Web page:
One of my favorite school visits of the year happens in the summer, when I visit participants of the CAP and GOWN Project.
Created during the 2013-2104 school year, local teachers volunteer their time and resources to Create Academic Pathways and Guide Others Wherever Needed, which is the essence of the CAP and GOWN Project.
The CAP & GOWN Project's goal is to prepare underrepresented students in Huntsville City Schools to graduate from college and boost the human capital of North Alabama.
In the summer, they organize The STEM Summer Institute to expose students to opportunities they otherwise wouldn't get.
That's where I come in.
A daily forecast that students see on TV may last 2 to 3 minutes, but over an hour's worth of meteorological analysis and scientific assessment goes into a forecast. During severe weather, more time and attention is given to the forecast as well as the immediate future, known as "nowcasting". As part of my presentation, I show students the different layers of the atmosphere as well as locating the jet stream, areas of high/low pressure, and how to analyze weather features on satellite and radar.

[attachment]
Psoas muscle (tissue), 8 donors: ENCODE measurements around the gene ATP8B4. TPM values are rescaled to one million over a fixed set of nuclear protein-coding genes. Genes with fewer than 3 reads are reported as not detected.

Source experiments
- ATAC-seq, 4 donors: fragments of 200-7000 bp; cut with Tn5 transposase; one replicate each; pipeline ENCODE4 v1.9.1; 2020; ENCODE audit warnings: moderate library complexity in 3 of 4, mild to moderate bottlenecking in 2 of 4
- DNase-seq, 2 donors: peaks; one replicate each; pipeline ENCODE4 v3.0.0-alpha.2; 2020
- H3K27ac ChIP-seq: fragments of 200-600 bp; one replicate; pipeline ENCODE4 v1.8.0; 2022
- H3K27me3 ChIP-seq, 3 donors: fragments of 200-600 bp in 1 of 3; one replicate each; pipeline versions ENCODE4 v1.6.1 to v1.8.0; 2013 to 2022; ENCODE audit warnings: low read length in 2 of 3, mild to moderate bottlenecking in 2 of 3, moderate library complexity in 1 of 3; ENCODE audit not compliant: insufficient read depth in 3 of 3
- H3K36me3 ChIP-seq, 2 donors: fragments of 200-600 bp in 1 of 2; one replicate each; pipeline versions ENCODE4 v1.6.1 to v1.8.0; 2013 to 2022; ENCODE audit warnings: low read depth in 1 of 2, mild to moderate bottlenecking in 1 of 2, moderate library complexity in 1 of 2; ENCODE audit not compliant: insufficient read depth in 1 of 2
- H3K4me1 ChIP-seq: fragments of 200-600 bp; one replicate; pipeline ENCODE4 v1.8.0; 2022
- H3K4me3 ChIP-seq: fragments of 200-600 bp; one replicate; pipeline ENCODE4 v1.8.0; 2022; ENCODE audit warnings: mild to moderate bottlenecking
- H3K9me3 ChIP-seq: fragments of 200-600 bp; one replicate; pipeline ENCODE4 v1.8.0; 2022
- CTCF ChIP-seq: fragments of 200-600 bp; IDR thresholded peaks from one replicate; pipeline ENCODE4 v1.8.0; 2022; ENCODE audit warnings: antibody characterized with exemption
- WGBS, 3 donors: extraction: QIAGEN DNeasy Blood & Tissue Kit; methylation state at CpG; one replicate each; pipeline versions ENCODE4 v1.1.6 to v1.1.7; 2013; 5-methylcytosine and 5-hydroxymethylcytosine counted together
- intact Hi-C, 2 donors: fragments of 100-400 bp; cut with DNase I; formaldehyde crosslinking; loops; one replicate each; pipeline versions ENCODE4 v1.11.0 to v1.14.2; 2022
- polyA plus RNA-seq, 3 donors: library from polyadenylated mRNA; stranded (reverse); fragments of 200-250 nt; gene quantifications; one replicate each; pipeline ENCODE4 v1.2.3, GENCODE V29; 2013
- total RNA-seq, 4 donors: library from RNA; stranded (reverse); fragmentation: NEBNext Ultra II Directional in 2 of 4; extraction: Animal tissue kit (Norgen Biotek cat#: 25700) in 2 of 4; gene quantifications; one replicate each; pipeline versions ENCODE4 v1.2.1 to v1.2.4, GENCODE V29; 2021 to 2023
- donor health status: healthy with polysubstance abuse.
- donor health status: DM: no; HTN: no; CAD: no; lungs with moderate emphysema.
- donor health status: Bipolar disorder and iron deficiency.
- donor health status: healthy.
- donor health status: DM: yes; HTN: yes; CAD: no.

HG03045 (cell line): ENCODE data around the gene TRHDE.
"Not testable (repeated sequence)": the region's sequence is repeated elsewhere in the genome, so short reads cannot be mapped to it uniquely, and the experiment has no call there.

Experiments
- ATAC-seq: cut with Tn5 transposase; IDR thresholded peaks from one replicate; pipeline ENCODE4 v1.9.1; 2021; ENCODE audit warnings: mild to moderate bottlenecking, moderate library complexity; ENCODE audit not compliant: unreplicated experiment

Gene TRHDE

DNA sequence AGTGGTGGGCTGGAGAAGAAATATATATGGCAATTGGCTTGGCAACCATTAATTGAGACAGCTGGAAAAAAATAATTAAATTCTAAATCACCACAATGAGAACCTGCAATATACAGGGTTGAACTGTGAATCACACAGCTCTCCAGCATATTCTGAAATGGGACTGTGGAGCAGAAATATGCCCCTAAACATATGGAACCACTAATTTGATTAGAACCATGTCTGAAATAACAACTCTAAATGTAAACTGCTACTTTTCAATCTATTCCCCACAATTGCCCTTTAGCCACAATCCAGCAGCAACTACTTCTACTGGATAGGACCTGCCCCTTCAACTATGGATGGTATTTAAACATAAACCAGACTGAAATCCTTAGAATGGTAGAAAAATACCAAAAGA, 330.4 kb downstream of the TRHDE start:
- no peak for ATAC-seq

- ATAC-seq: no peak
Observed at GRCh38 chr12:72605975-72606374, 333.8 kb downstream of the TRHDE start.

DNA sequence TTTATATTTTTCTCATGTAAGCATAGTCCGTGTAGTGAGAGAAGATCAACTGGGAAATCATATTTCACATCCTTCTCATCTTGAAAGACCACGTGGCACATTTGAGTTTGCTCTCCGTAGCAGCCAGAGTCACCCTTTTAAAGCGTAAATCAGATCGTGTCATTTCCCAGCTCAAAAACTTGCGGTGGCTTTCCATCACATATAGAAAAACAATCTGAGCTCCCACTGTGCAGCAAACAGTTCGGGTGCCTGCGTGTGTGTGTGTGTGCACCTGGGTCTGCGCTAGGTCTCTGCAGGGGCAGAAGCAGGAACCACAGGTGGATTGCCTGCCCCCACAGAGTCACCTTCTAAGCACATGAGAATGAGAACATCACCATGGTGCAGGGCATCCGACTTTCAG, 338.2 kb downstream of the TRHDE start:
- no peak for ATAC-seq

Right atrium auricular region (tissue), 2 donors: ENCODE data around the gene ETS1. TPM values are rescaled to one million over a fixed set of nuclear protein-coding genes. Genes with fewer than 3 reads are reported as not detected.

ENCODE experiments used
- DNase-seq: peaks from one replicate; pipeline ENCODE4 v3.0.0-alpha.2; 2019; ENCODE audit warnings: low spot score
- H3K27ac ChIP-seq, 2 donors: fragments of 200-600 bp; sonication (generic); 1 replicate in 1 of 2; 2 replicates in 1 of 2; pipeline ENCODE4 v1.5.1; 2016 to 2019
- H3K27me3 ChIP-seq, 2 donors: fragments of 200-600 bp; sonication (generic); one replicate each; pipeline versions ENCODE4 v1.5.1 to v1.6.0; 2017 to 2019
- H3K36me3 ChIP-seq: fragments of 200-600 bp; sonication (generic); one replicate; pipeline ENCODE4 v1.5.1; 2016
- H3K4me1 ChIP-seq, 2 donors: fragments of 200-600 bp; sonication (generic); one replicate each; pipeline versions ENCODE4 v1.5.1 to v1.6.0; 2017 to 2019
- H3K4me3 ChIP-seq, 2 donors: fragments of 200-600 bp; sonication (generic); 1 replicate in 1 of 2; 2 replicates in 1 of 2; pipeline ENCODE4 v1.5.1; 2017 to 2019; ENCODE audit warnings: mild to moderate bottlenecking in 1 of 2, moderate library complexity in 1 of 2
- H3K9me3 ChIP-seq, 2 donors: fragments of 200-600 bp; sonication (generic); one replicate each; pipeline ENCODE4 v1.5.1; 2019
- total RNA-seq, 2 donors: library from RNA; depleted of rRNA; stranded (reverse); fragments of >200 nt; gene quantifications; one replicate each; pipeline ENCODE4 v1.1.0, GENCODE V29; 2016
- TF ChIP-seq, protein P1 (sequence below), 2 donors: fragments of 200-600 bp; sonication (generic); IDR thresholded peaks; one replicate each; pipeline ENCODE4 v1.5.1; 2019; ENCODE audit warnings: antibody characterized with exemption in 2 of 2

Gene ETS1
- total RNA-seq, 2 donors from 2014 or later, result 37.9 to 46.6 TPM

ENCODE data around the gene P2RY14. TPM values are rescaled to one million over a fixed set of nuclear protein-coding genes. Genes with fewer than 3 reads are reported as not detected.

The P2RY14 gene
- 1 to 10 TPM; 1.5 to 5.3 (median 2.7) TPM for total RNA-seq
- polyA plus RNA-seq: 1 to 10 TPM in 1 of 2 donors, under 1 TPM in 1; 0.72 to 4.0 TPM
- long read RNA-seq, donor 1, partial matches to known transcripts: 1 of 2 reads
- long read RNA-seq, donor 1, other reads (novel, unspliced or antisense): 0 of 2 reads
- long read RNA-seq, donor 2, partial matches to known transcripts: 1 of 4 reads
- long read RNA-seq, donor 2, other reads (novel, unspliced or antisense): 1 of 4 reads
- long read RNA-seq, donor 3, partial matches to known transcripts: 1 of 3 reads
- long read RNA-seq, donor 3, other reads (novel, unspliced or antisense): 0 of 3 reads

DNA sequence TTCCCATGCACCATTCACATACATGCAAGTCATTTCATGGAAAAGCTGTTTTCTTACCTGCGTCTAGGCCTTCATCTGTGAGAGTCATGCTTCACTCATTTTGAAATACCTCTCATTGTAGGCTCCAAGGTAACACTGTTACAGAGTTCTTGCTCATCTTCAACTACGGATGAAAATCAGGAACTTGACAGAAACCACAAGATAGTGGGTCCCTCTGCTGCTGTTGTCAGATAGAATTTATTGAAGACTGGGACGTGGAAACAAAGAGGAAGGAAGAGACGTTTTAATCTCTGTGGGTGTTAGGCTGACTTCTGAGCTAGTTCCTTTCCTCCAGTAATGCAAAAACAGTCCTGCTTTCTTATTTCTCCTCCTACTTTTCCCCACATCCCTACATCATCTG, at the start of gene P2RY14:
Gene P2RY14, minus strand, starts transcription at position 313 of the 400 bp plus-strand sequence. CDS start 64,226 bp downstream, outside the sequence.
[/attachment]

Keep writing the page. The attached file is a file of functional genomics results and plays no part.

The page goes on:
This is all part of the goal for the students, who are ultimately spending the summer working toward their futures by practicing for the ACT and learning about different careers within Science, Technology, Engineering and Math.
The program also gets students out and about in the community and on the road, visiting colleges. For those who are interested in meteorology, I highly recommend the University of Alabama Huntsville's Severe Weather Institute Radar and Lightning Laboratories, right here in the heart of Huntsville.
Outside of the Tennessee Valley, I also recommend the meteorology programs at Mississippi State University, the University of South Alabama, the Georgia Institute of Technology (my alma mater), the University of Georgia, Florida State University, the University of Oklahoma, and the Pennsylvania State University.